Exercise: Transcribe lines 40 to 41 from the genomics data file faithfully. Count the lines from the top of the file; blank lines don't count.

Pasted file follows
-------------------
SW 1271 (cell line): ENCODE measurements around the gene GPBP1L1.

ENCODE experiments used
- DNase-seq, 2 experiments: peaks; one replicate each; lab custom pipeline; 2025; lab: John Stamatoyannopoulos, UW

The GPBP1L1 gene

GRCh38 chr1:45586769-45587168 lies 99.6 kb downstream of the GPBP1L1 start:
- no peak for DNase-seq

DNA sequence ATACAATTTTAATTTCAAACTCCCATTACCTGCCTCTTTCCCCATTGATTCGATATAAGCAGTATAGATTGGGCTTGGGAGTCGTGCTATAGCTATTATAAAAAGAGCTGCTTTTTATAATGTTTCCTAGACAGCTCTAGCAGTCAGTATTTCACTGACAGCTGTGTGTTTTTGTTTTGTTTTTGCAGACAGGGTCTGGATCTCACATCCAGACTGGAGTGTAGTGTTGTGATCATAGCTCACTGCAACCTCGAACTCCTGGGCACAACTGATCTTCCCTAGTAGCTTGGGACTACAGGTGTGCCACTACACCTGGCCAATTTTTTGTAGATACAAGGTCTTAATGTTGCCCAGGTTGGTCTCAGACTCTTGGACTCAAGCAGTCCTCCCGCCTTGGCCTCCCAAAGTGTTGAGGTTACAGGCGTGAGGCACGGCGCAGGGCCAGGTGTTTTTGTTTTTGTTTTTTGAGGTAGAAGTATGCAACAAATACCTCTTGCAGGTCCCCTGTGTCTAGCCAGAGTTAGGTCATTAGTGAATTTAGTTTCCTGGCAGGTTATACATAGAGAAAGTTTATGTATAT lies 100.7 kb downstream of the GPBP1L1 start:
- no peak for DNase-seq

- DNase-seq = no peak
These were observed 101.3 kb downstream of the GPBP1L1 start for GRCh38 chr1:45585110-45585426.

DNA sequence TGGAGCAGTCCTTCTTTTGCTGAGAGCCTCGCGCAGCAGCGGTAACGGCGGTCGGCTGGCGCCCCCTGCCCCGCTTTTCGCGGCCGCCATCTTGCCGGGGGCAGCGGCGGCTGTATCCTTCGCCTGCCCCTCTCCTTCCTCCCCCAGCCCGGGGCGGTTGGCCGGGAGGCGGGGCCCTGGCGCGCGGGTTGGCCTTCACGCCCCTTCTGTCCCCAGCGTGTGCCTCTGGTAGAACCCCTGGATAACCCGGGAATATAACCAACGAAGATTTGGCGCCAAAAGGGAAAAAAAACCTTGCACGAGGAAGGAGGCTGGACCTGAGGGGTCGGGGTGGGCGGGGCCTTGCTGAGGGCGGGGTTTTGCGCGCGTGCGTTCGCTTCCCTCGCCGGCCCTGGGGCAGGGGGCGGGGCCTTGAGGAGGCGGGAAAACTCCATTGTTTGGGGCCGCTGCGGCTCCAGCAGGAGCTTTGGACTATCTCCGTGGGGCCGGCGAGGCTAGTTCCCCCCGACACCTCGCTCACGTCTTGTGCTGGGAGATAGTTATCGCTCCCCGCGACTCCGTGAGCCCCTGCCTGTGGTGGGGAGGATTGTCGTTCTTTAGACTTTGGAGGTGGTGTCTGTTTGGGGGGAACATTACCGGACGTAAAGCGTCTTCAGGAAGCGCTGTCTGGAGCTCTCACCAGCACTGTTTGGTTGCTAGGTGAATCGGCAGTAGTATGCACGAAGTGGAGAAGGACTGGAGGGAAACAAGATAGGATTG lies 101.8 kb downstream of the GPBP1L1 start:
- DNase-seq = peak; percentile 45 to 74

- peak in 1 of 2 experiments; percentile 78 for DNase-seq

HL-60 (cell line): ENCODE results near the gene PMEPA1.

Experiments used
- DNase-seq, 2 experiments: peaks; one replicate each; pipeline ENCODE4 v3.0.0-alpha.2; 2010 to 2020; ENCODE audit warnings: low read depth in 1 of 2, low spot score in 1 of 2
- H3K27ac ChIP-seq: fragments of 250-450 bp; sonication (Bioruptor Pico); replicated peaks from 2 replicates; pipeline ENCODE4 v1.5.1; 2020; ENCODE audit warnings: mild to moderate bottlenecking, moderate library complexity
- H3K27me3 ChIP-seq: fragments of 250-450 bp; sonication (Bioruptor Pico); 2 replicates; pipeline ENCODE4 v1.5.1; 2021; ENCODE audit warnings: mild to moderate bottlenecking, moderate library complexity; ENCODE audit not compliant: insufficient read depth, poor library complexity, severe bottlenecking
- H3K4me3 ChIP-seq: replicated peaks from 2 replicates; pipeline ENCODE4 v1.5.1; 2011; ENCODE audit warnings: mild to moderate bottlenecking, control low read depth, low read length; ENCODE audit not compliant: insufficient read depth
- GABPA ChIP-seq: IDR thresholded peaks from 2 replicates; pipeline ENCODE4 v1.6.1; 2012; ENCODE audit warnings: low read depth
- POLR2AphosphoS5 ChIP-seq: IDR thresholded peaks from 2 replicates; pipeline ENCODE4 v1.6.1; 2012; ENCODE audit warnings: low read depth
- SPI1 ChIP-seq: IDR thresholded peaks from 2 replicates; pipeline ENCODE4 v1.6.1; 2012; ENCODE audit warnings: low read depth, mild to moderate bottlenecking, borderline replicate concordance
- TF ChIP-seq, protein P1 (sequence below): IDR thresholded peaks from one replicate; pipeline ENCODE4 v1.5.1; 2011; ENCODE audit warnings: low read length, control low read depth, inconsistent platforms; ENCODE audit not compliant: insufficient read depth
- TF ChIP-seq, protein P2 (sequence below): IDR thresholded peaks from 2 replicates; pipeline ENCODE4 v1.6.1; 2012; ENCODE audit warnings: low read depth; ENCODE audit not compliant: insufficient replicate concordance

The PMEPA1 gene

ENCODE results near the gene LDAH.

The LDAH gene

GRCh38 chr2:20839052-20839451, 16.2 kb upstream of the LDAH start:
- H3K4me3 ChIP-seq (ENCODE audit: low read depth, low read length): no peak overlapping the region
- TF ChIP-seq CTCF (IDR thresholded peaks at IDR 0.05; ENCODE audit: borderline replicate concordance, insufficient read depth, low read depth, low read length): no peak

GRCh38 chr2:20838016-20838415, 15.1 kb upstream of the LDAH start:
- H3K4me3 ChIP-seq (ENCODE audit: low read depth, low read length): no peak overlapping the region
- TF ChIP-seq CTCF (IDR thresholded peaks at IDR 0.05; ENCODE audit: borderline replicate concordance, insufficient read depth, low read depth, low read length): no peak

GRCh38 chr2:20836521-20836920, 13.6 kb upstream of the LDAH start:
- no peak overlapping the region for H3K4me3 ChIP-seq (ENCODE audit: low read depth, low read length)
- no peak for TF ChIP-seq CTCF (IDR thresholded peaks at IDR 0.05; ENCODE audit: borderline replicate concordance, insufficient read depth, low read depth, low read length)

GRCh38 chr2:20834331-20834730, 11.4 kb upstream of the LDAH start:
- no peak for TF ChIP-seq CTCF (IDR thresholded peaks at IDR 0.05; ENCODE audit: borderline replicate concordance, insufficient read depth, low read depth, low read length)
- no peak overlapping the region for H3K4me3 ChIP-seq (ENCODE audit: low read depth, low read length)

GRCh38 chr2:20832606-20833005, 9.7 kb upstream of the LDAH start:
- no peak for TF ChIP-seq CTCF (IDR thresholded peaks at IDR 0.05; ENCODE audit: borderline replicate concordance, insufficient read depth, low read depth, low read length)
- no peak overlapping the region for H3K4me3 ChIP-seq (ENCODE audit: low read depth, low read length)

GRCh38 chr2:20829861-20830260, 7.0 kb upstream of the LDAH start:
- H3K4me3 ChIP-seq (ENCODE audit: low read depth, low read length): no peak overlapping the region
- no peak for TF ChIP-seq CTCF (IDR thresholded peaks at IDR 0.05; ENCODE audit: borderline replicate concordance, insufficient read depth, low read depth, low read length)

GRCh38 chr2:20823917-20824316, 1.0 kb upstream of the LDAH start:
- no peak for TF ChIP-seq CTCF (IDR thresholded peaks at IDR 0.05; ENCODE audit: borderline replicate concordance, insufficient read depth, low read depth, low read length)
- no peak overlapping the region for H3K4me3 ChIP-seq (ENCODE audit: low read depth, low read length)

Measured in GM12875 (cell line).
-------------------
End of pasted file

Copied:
GRCh38 chr2:20832606-20833005, 9.7 kb upstream of the LDAH start:
- no peak for TF ChIP-seq CTCF (IDR thresholded peaks at IDR 0.05; ENCODE audit: borderline replicate concordance, insufficient read depth, low read depth, low read length)